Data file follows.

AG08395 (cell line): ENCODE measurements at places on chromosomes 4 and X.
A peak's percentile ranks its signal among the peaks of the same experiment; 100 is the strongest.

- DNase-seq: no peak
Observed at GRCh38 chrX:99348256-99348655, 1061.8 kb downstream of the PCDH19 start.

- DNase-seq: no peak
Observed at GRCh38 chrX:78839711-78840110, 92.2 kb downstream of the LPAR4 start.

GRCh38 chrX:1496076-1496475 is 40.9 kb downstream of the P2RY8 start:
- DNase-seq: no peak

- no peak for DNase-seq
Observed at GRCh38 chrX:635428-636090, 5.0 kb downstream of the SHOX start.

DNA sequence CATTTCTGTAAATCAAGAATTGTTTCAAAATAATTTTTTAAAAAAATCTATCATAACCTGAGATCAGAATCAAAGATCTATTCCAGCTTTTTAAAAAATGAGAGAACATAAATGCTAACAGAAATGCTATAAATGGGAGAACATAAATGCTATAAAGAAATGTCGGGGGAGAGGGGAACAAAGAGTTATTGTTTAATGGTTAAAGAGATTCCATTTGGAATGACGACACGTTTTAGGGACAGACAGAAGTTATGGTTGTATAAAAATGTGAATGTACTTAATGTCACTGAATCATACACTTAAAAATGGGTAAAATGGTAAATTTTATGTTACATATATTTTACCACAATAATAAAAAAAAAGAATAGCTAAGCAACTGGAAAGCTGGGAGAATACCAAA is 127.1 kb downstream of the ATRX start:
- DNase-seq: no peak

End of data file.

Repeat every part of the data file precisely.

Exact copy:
AG08395 (cell line): ENCODE measurements at places on chromosomes 4 and X.
A peak's percentile ranks its signal among the peaks of the same experiment; 100 is the strongest.

- DNase-seq: no peak
Observed at GRCh38 chrX:99348256-99348655, 1061.8 kb downstream of the PCDH19 start.

- DNase-seq: no peak
Observed at GRCh38 chrX:78839711-78840110, 92.2 kb downstream of the LPAR4 start.

GRCh38 chrX:1496076-1496475 is 40.9 kb downstream of the P2RY8 start:
- DNase-seq: no peak

- no peak for DNase-seq
Observed at GRCh38 chrX:635428-636090, 5.0 kb downstream of the SHOX start.

DNA sequence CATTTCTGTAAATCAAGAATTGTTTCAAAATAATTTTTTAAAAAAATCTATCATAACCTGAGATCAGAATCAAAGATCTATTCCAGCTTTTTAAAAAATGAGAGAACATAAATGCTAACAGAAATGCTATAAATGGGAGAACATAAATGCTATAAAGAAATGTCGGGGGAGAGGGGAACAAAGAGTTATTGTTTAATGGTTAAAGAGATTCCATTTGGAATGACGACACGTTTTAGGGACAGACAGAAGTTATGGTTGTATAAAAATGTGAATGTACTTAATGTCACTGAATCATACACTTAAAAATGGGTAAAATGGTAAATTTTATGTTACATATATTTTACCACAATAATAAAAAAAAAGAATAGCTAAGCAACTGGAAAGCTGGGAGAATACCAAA is 127.1 kb downstream of the ATRX start:
- DNase-seq: no peak